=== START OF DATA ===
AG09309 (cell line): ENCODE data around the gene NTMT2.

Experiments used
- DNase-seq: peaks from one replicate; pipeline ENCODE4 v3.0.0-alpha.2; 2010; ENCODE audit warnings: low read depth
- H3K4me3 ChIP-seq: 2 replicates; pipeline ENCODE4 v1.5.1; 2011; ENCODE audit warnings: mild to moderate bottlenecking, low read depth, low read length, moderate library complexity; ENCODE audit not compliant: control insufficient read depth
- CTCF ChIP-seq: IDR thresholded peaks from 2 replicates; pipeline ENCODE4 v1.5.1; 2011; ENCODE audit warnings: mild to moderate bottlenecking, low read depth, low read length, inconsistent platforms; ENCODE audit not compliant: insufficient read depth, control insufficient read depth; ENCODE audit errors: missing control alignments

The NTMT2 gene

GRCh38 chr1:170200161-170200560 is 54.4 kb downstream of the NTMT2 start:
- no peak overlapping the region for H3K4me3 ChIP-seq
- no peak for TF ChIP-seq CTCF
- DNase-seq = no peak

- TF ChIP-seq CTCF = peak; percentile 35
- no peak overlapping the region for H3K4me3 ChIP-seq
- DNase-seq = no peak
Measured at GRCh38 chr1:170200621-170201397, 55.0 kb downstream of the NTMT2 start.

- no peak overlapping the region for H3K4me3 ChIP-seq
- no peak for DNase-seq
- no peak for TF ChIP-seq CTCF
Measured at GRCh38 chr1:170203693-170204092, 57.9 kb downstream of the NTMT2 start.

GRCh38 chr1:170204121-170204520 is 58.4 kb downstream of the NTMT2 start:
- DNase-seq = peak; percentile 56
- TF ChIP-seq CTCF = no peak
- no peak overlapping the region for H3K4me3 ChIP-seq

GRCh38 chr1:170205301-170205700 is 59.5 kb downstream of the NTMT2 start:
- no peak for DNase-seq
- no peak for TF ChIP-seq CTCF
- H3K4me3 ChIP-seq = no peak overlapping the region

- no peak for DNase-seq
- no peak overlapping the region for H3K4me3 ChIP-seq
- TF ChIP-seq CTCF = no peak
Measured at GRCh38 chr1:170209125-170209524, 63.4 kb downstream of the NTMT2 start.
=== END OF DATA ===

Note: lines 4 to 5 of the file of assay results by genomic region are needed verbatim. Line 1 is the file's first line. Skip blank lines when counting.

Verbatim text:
- H3K4me3 ChIP-seq: 2 replicates; pipeline ENCODE4 v1.5.1; 2011; ENCODE audit warnings: mild to moderate bottlenecking, low read depth, low read length, moderate library complexity; ENCODE audit not compliant: control insufficient read depth
- CTCF ChIP-seq: IDR thresholded peaks from 2 replicates; pipeline ENCODE4 v1.5.1; 2011; ENCODE audit warnings: mild to moderate bottlenecking, low read depth, low read length, inconsistent platforms; ENCODE audit not compliant: insufficient read depth, control insufficient read depth; ENCODE audit errors: missing control alignments